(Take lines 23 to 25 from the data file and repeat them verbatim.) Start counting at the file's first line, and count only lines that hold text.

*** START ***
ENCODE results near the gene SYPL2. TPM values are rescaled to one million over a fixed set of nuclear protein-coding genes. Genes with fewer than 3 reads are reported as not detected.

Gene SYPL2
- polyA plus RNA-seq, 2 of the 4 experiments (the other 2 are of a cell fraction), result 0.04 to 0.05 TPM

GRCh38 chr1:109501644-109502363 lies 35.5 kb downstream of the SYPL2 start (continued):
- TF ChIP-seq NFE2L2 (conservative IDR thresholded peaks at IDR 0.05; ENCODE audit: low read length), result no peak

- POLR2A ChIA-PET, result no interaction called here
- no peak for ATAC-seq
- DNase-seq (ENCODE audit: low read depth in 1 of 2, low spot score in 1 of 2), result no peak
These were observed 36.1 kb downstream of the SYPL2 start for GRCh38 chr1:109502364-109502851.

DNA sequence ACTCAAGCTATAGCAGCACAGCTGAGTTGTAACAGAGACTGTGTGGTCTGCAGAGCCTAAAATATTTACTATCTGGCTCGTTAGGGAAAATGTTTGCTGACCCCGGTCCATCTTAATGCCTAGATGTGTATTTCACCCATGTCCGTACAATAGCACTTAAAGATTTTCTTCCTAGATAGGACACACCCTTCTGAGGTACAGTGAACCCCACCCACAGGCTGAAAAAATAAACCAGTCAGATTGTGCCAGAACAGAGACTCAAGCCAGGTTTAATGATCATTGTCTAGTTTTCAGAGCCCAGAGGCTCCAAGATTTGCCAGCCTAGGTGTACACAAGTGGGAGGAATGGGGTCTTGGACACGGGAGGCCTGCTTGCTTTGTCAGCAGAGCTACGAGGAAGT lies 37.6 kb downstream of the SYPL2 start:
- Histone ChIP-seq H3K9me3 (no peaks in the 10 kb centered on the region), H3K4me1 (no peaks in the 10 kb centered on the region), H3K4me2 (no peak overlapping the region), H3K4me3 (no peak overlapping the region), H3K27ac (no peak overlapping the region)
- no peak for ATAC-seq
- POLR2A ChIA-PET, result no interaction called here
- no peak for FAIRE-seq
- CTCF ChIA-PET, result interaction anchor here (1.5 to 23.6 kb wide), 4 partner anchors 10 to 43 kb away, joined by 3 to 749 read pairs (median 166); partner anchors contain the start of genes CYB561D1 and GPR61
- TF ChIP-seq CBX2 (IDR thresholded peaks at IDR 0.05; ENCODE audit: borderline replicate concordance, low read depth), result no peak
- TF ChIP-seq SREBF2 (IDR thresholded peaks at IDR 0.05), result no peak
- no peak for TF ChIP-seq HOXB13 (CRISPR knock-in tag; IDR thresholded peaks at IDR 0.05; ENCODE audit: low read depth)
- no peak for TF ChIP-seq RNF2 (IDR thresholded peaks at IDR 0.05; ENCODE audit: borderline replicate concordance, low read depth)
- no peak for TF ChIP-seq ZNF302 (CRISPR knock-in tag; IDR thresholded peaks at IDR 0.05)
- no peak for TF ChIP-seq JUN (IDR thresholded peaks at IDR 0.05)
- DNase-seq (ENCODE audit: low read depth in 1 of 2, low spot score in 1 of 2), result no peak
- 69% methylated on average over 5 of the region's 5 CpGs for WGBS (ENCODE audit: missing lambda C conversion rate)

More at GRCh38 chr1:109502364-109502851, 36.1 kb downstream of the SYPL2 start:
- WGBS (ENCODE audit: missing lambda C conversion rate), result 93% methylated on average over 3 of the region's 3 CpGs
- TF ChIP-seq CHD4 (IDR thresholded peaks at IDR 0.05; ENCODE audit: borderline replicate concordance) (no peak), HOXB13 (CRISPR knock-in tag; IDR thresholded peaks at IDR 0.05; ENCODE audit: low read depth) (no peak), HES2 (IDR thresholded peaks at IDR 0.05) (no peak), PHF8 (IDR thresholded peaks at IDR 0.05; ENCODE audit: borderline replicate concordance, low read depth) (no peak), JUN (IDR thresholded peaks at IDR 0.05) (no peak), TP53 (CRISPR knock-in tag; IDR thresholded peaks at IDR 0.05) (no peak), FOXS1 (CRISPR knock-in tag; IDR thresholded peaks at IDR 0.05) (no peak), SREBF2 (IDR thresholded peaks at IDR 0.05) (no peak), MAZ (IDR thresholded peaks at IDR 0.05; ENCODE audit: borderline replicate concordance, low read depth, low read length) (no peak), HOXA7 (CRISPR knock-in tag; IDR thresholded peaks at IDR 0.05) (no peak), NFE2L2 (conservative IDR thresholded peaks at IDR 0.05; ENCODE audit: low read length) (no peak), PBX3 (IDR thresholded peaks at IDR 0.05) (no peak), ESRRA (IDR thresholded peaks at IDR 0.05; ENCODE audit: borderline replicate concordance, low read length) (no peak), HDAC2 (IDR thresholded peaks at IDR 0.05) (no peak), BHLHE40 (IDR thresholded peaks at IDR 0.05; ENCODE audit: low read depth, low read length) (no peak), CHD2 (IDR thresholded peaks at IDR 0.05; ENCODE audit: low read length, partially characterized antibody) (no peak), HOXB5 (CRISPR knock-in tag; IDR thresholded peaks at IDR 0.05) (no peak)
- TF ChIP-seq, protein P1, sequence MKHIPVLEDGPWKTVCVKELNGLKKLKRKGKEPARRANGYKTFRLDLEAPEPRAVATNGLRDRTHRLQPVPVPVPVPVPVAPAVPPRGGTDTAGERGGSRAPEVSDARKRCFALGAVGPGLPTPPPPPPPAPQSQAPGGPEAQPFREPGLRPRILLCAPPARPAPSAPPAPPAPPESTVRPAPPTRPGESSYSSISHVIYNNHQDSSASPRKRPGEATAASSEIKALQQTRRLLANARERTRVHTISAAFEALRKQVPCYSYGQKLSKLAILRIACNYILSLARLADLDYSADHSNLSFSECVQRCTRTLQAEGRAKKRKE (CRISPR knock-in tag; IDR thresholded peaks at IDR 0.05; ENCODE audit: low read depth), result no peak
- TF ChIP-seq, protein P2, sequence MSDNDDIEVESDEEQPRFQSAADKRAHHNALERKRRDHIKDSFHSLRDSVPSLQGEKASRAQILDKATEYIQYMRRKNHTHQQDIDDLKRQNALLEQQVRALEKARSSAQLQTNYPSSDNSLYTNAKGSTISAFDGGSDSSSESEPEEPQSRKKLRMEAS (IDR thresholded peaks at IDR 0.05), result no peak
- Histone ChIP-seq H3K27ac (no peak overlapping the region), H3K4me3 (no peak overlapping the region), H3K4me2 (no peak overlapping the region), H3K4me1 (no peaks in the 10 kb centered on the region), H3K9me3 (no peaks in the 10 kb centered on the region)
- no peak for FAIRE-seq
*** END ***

- 69% methylated on average over 5 of the region's 5 CpGs for WGBS (ENCODE audit: missing lambda C conversion rate)

More at GRCh38 chr1:109502364-109502851, 36.1 kb downstream of the SYPL2 start:
- WGBS (ENCODE audit: missing lambda C conversion rate), result 93% methylated on average over 3 of the region's 3 CpGs